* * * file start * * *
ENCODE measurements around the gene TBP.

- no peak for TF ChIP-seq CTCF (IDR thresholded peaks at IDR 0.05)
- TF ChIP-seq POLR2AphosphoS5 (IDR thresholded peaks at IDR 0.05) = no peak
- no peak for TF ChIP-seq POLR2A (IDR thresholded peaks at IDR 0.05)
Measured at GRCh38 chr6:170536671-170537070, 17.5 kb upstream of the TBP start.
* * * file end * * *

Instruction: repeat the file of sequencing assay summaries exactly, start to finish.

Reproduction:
ENCODE measurements around the gene TBP.

- no peak for TF ChIP-seq CTCF (IDR thresholded peaks at IDR 0.05)
- TF ChIP-seq POLR2AphosphoS5 (IDR thresholded peaks at IDR 0.05) = no peak
- no peak for TF ChIP-seq POLR2A (IDR thresholded peaks at IDR 0.05)
Measured at GRCh38 chr6:170536671-170537070, 17.5 kb upstream of the TBP start.